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Late last week, I rescheduled my appointment with the UAB OB/GYN clinic to get my Depo Provera shot on Tuesday to Thursday afternoon at 2:30.1 I asked that the nature of the appointment also change, since I had done some reading and found out that Depo Provera increases the chance of bone loss. I was told that since I wasn’t dude for an annual visit until October 15 that I would have to make it into a birth control consultation. I said that was fine. On Thursday afternoon, I was in a pretty good mood. I knew that it was possible, if the doctor took too long or there was some unexpected wait going on, I was going to have to stay at the clinic longer than usual because my mom had a dentist appointment, I still felt relatively optimistic. That should have made me nervous, but it didn’t. I was even joking around. 2:16 pm: Craving coffee on the way to a birth control appt while wearing a short strapless dress. Clearly my LDS conversion didn't take. — Janet Morris (@janersm) September 24, 2015 That changed after I started signing in. 2:33 pm: Well, that's just great. If you're conservative you probably need to unfollow me right now because I am fucking pissed off. — Janet Morris (@janersm) September 24, 2015 The receptionist started by saying that someone should have gotten in touch with me. She asked if I was on Medicare. I told her I had Humana Medicare and Medicaid. She said that the Business Office had told them that Medicare wouldn’t cover my birth control consultation. I thought that there must have been some misunderstanding. Medicare has never denied a birth control consultation that I’ve been to, including the ones that I went to when my gynecologist was trying to come up with a treatment for the Polycystic Ovary Syndrome, but my hormones weren’t taking to the ring or the Seasonale or any of the many hormonal birth control methods that I tried. And I knew that, as a Medicaid patient, there shouldn’t be a rule against birth control access.2 I asked if she could appeal it and she said not today. That might seem like a perfectly reasonable statement for her, but I’m on a clock. Depo shots are only effective for so long. And once the progesterone has gotten out of my system, my dysfunctional uterine bleeding or, more specifically, my menometrorrhagia3 will act up again. I will bleed for days, weeks, or months on end until my iron stores are depleted and my anemia comes back with a vengeance. Birth control is life or death for treatment for me. Even if it weren’t, denying access to it would be wrong. So I started drafting tweet after tweet of how horrifying the situation was. 2:34 pm: I arrived for my #birthcontrol consultation appointment & was told insurance won't cover it. @HumanaHelp #medicaid #medicare (1/31) — Janet Morris (@janersm) September 24, 2015 I get to wait a month until my annual exam. My Depo will wear off in the meantime. @HumanaHelp #medicaid #medicare #birthcontrol (2/31) — Janet Morris (@janersm) September 24, 2015 I will start bleeding. My anemia will get worse. My overall health will get worse. (3/31) @HumanaHelp #medicaid #medicare #birthcontrol — Janet Morris (@janersm) September 24, 2015 All because there's a magical little rule that says I can't come in before my annual (4/31) @HumanaHelp #medicaid #medicare #birthcontrol — Janet Morris (@janersm) September 24, 2015 exam to switch #birthcontrol methods. A switch I was making because Depo increases risk of bone loss. @HumanaHelp #medicaid #medicare (5/31) — Janet Morris (@janersm) September 24, 2015 As a person with joint issues & a vitamin d def., bone loss isn't something I need. @HumanaHelp #medicaid #medicare #birthcontrol (6/31) — Janet Morris (@janersm) September 24, 2015 It's ridiculous that I've never run into this rule before. I've taken bc off and on @HumanaHelp #medicaid #medicare #birthcontrol (7/31) — Janet Morris (@janersm) September 24, 2015 for 20 years, and half of those have been on #Medicare & #Medicaid. I've had bc consults in that time. @HumanaHelp #birthcontrol (8/31) — Janet Morris (@janersm) September 24, 2015 I asked the receptionist if it could be appealed. She said not today & acted like this @HumanaHelp #medicaid #medicare #birthcontrol (9/31) — Janet Morris (@janersm) September 24, 2015 rule was something she'd never heard of, but she also wouldn't get call anyone @HumanaHelp #medicaid #medicare #birthcontrol (10/31) — Janet Morris (@janersm) September 24, 2015 from the business office for me to ask. She also claimed they tried to tell me. @HumanaHelp #medicaid #medicare #birthcontrol (11/31) — Janet Morris (@janersm) September 24, 2015 Kinda funny since they didn't call & didn't email. How hard were they *trying*? @HumanaHelp #medicaid #medicare #birthcontrol (12/31) — Janet Morris (@janersm) September 24, 2015 So, when did this rule come along? Why is my health allowed to be put in jeopardy? @HumanaHelp #medicaid #medicare #birthcontrol (13/31) — Janet Morris (@janersm) September 24, 2015 Are other women being forced to go w/o meds? Are they on meds that could hurt them? @HumanaHelp #medicaid #medicare #birthcontrol (14/31) — Janet Morris (@janersm) September 24, 2015 How many low income patients are being denied basic healthcare? @HumanaHelp #medicaid #medicare #birthcontrol (15/31) — Janet Morris (@janersm) September 24, 2015 Believe it or not, not all #birthcontrol is safe or effective for all people who take it. @HumanaHelp #medicaid #medicare (16/31) — Janet Morris (@janersm) September 24, 2015 Patients deserve to be able to find the one that fits their needs. Why deny us that? @HumanaHelp #medicaid #medicare #birthcontrol (17/31) — Janet Morris (@janersm) September 24, 2015 They said that to get the prescription, I'd have to pay for a $90 office visit today. @HumanaHelp #medicaid #medicare #birthcontrol (18/31) — Janet Morris (@janersm) September 24, 2015 IF I HAD $90 TO SPEND ON AN OB/GYN APPOINTMENT, I WOULDN'T BE A PATIENT THERE. @HumanaHelp #medicaid #medicare #birthcontrol (19/31) — Janet Morris (@janersm) September 24, 2015 It's […]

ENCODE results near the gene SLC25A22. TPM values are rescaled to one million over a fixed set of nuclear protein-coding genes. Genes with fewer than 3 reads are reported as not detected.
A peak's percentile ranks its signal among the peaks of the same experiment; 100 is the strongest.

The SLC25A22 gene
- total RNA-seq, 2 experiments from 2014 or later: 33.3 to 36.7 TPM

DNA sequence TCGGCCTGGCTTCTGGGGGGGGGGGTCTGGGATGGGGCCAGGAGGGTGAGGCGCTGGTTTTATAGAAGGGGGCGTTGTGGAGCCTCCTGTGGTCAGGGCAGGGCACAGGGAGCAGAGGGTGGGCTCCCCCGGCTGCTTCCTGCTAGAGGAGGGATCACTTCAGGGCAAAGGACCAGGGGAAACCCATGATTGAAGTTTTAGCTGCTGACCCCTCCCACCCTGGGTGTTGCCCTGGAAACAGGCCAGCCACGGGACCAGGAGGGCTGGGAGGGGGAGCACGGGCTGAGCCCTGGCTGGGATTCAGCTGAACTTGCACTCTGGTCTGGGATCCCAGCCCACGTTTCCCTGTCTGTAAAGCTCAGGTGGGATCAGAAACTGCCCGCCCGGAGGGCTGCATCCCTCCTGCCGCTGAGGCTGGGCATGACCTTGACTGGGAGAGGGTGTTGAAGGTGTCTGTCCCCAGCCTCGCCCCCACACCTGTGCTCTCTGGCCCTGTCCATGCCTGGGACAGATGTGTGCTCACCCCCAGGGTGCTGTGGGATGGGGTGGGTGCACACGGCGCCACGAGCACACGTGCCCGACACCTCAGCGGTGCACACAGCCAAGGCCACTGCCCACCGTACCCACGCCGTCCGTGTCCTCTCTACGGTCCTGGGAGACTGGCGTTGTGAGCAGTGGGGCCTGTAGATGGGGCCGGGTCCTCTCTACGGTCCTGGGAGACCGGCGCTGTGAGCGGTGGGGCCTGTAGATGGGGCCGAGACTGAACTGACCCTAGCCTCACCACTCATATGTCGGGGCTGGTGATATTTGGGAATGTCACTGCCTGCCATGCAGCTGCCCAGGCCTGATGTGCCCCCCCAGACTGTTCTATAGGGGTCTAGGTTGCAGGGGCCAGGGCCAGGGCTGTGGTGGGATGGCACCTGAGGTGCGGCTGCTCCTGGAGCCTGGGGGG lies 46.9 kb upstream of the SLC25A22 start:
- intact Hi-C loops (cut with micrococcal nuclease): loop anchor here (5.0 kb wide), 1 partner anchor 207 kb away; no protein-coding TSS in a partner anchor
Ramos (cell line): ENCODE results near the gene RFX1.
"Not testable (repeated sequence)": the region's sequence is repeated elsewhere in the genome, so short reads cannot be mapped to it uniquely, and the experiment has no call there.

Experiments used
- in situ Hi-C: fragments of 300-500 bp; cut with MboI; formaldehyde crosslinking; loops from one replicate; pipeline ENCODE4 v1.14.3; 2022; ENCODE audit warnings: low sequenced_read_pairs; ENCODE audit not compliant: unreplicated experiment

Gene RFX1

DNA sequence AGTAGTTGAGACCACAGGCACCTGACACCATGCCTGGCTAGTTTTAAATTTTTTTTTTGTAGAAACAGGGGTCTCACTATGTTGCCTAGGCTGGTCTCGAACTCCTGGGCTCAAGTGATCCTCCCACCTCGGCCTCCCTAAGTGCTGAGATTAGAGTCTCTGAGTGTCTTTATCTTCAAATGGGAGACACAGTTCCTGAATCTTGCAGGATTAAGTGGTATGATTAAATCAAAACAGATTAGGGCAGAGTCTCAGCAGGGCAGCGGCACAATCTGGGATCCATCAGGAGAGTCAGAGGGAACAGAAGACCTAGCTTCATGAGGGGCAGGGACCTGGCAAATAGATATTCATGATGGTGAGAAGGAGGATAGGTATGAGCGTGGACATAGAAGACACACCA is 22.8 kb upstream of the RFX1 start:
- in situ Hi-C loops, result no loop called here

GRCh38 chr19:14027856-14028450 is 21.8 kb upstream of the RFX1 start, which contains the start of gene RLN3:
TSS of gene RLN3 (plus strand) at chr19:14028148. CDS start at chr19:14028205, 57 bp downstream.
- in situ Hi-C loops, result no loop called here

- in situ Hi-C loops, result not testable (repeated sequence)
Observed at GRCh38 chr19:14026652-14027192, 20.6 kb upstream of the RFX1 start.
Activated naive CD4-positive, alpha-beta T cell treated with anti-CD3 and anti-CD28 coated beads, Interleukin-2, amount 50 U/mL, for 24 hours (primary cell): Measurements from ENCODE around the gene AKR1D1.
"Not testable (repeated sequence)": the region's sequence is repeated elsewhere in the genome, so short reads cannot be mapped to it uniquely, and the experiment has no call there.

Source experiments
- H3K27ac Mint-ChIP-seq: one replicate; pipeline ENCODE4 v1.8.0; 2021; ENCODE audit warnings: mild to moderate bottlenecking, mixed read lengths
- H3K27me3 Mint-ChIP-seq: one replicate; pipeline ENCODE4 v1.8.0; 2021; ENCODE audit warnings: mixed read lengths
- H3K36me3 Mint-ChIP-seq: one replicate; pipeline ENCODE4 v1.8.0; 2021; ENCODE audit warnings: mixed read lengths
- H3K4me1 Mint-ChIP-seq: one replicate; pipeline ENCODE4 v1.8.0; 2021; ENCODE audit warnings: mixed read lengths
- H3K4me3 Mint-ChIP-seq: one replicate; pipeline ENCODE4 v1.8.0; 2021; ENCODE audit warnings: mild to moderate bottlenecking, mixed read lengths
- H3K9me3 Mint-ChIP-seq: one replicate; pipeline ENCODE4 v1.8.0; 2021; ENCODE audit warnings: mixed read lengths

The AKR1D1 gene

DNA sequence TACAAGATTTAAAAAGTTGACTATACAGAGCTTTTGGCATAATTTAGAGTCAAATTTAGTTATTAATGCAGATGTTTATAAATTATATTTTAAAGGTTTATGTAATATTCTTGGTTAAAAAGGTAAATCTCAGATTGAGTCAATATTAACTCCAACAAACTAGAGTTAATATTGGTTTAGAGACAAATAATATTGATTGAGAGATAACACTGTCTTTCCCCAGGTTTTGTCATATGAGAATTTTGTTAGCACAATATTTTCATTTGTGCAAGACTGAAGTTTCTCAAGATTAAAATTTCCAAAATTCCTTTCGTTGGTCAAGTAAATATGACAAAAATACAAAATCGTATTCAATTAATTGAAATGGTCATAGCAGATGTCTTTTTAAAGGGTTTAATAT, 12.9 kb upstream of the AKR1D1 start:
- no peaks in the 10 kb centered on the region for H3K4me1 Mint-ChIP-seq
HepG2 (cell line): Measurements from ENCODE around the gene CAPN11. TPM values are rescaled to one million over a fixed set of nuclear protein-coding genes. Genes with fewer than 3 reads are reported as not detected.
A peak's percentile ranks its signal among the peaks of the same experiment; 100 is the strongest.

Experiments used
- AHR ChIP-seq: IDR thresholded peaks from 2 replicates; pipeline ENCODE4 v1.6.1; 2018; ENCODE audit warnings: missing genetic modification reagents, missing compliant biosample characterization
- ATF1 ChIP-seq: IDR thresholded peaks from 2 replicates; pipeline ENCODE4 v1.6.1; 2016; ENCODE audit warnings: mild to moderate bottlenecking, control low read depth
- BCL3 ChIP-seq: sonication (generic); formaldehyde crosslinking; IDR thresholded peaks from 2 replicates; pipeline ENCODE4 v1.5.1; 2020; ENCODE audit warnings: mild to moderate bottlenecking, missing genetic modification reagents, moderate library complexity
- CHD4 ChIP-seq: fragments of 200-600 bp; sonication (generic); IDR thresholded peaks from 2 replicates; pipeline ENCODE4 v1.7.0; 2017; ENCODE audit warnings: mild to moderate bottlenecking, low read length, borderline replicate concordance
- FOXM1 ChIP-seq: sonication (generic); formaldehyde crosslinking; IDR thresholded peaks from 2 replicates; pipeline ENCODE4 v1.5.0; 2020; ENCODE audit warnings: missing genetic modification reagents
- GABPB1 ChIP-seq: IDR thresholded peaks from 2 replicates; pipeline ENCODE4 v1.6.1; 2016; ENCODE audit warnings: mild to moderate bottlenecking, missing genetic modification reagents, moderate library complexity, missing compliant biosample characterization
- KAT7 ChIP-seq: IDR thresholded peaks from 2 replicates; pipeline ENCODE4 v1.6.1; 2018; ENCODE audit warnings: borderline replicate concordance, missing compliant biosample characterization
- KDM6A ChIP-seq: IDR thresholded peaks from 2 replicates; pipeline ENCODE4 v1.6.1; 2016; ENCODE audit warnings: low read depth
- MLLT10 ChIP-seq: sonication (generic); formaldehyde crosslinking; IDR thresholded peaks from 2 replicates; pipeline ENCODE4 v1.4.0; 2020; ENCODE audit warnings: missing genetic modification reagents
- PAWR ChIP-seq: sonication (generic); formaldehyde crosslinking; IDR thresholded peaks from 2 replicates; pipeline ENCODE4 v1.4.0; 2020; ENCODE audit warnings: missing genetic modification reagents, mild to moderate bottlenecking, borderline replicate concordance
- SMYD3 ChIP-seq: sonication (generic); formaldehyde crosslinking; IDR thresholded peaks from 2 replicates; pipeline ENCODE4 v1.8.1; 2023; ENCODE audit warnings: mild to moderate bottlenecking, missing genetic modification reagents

Some Days Even My Lucky Rocketship Underpants Don’t Help